A Beginner's Herb Garden

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I’ve finally started my own container garden! I now have oregano, basil, cilantro and stevia growing on my balcony, as well as a tiny sugar snap pea plant and some springy Irish moss I couldn’t resist. (Yes, I realize it’s primarily a groundcover and I have no actual ground to cover. But it’s fun.) I’ve started my own home compost too, but that’s going to take a bit longer to show any progress.

I’ve planted them in random plastic pots my mom had for the time being (largely for the ease-of-transportation aspect), but I did at least keep water and sun requirements in mind as I tried to arrange them somewhat aesthetically. Of the herbs, the stevia and oregano (in different pots) seem the happiest so far, but they were also the largest seedlings I purchased. The moss is apparently thriving, and I’m tempted to pet it for stress release. It’s sturdy enough to be walked on, so it should be fine with acting as a surrogate fluffy animal, right?

I’m growing Greek oregano, which has a stronger flavor than Italian oregano. Traditionally used in Greek wedding ceremonies (Greek myth holds that Aphrodite created it as a symbol of joy to grow on Mount Olympus), it’s also associated with childbirth. I’m mostly growing for delicious culinary applications, but oregano has been shown to be medically useful too. It’s antifungal, antiviral, anti-inflammatory and highly antiseptic. According to The Green Pharmacy it contains at least seven components that can aid in lowering blood pressure. I’ve already failed at giving it ideal conditions for growth (dry, relatively rocky mountain soil), but I’m hoping it’ll still grow enough to provide me with at least a few chances to make awesome tomato sauces or season my weekend breakfast eggs.  I’m looking forward to harvesting it in the early summer, when the oils will be most concentrated in the leaves.

I like the slightly spicier scent of Greek oregano over the Italian variety.
Photo by Cria-cow/Courtesy

My basil is sweet basil, that common ingredient in traditional pesto. I hope to grow other types of basil in the future (Thai especially), but for now this one plant should be enough. I enjoy basil primarily for culinary purposes, in curries and pesto and with fresh mozzarella on sandwiches, but I may start using it for its medicinal benefits, too. A basil tea (2 teaspoons dried leaves or 4 teaspoons fresh per cup of hot water) can help ease anxiety, nausea, sore throats and headaches. Unfortunately my little basil plant may already be suffering. I think maybe it’s not getting enough sun, since there’s another balcony overhanging mine that blocks a lot of light. I’ll try moving it a little and hope that helps.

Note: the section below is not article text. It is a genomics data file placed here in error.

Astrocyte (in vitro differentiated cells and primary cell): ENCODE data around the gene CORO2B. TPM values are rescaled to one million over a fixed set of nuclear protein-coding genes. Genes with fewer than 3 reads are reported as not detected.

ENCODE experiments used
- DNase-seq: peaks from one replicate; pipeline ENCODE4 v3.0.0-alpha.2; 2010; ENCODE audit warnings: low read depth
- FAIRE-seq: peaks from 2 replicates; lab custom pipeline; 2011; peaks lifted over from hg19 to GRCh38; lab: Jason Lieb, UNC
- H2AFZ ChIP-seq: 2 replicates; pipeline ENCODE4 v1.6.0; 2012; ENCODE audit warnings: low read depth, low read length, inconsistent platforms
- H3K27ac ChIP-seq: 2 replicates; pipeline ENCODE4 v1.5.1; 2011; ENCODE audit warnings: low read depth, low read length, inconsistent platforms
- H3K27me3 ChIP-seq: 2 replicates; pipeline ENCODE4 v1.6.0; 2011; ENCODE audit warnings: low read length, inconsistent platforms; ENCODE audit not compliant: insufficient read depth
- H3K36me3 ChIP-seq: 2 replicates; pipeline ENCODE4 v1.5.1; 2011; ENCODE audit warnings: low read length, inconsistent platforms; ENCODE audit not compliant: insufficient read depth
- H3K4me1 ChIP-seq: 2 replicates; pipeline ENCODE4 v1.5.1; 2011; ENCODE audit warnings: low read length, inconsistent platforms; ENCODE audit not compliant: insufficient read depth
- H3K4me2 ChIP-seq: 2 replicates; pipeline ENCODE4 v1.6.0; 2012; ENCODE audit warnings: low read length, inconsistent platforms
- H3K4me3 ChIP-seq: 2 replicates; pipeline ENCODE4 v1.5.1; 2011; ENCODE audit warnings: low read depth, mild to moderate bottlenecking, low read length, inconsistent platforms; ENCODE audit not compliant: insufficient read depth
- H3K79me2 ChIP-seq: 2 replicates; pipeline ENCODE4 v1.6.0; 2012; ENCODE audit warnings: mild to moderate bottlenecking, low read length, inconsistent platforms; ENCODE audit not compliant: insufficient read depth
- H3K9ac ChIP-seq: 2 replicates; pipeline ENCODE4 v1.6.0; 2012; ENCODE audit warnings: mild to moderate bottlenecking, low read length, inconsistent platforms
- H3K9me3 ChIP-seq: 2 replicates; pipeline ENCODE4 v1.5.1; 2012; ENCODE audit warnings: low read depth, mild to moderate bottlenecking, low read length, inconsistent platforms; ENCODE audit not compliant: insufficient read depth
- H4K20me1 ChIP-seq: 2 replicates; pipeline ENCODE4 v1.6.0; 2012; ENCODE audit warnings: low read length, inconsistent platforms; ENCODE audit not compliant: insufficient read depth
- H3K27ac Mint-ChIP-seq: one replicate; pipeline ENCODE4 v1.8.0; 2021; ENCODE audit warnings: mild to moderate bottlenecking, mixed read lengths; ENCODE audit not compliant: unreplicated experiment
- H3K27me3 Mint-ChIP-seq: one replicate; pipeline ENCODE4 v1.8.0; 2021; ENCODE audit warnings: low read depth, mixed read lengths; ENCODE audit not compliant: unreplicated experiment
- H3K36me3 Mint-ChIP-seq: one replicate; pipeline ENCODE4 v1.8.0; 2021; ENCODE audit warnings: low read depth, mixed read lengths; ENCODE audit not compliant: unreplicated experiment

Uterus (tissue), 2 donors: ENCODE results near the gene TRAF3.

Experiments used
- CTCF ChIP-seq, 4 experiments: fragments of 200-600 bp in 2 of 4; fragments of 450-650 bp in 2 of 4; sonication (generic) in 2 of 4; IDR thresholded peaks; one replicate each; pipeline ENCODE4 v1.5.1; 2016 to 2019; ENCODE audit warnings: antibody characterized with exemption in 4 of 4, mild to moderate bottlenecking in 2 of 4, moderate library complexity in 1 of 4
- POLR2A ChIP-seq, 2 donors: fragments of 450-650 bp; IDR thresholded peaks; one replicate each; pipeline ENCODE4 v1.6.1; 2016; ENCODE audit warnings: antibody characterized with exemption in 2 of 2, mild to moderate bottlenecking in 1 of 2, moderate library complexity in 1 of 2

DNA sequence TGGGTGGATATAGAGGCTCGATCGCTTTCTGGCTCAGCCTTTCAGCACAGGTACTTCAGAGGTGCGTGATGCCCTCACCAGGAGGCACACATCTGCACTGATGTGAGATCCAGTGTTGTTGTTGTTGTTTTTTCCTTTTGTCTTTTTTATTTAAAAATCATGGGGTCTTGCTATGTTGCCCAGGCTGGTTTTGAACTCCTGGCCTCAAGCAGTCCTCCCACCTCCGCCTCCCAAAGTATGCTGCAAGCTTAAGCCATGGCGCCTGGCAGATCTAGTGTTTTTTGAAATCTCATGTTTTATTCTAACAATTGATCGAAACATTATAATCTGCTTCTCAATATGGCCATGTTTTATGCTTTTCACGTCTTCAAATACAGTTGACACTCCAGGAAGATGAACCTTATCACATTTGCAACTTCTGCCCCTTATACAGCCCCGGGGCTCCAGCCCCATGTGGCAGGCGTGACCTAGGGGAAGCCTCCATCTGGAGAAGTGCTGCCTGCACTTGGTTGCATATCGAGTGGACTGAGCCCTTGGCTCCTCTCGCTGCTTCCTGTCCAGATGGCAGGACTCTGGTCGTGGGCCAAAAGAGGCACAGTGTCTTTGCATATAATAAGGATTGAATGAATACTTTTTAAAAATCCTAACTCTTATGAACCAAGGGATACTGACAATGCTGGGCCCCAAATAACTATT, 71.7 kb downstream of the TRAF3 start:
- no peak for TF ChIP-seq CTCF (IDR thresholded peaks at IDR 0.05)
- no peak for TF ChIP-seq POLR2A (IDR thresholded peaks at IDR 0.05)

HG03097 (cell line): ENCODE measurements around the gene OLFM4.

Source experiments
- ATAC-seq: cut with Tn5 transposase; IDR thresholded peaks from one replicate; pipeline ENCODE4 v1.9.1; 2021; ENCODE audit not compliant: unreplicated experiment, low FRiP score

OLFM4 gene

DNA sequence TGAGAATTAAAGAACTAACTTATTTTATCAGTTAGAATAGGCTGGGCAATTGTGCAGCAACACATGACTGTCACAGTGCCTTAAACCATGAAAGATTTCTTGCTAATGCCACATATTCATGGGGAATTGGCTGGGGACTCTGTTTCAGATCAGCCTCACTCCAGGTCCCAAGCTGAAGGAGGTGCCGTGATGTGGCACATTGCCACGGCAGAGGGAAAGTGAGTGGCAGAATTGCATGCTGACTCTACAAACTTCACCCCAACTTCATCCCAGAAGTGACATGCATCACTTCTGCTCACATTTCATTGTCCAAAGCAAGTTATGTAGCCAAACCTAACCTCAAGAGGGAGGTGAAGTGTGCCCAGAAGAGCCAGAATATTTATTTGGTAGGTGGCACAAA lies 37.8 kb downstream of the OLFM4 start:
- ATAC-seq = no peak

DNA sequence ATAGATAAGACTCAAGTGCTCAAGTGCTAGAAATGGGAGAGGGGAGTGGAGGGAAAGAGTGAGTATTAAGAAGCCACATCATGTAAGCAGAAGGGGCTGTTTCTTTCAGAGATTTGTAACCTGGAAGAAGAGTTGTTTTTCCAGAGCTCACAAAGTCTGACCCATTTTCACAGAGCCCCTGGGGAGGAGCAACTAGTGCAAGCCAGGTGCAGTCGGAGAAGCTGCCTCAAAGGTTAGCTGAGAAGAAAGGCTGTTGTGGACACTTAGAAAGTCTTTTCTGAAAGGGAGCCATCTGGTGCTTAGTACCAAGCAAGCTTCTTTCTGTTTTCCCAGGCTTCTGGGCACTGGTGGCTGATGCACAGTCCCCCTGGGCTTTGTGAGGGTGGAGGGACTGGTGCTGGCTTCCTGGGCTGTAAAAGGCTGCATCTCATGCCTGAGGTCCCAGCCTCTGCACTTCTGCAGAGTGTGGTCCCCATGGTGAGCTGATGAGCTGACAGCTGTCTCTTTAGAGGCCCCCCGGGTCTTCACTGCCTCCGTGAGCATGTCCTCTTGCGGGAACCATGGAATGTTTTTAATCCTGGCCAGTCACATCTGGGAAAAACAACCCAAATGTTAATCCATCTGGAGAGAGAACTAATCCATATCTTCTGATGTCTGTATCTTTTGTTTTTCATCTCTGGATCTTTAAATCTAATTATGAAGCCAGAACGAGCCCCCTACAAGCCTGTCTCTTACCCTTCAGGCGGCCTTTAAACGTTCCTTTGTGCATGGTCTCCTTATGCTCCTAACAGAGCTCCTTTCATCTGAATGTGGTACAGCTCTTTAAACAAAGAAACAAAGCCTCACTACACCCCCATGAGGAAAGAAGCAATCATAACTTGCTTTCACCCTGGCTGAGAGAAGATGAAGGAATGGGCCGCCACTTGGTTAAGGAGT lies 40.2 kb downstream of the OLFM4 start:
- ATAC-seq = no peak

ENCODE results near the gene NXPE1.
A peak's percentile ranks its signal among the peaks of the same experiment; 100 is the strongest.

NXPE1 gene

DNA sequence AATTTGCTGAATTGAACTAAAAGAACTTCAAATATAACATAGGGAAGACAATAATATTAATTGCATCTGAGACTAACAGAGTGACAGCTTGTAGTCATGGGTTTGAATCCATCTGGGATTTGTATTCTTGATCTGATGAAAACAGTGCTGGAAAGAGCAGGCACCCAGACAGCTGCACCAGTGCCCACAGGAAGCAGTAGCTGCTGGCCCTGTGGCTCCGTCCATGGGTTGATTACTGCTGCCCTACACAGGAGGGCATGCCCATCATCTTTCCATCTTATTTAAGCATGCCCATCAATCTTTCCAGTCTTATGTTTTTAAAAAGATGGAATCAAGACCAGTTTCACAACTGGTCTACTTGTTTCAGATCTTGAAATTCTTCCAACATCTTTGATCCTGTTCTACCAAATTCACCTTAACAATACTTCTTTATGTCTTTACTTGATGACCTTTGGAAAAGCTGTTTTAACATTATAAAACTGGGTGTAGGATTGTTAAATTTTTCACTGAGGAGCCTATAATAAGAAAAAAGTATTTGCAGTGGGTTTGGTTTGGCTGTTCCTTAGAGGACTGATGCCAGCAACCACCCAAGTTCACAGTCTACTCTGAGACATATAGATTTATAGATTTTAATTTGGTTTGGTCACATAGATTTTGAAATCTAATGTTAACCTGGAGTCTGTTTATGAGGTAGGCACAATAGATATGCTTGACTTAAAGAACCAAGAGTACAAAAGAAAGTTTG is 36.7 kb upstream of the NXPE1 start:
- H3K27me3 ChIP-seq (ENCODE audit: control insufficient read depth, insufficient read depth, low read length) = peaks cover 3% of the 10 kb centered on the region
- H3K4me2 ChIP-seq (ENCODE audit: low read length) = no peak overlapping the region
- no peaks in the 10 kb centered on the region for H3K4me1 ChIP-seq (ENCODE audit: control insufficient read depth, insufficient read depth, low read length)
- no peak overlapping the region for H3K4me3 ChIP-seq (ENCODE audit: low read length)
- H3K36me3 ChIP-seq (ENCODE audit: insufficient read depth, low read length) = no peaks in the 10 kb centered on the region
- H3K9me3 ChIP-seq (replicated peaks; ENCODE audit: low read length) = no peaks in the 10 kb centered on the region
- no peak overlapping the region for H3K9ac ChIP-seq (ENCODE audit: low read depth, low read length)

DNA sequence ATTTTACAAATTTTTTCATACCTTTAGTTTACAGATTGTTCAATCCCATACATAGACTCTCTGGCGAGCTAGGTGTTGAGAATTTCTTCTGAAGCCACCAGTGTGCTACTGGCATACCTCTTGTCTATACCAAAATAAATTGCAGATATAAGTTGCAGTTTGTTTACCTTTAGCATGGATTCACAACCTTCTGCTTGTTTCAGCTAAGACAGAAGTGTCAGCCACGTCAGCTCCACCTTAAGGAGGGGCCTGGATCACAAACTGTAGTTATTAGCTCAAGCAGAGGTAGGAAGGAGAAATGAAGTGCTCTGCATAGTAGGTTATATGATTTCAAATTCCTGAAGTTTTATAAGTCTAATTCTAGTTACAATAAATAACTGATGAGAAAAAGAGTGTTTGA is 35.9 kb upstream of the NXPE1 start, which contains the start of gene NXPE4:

Cilantro is an herb I could probably snack on continuously. I enjoy it most when it’s paired with spicy dishes, as in pico de gallo or my interpretation of Vietnamese pho. It’s also great in fresh spring rolls and light salads. As far as I can tell, occasionally watering is all it needs.

Stevia (S. rebaudiana) is a plant I’ve been trying to learn more about in an effort to cut down on my sugar intake. It’s a naturally sweet herb (sweeter than sugar, in fact) with no calories. It’s used commercially in a number of countries (most notably for me in Japan, where it can pleasantly alter the taste of everything from soda to cakes to candy), but is not currently recognized as a sweetener by the FDA. If you want to cook with it (note that it cannot chemically replace sugar in baking) you have to either grow your own or buy it as a dietary supplement. We have a few recipes on The Herb Companion website for using stevia in a variety of dishes. I’m pretty interested in its applications as a beverage sweetener. The plant itself likes lots of sunshine and merely moist soil.  

Stevia is a fun herbal sweetener, especially for teas and lemonades.
Photo by Gabriela Ruellan/Courtesy

And that’s the herb in my garden this spring! What are you growing?  

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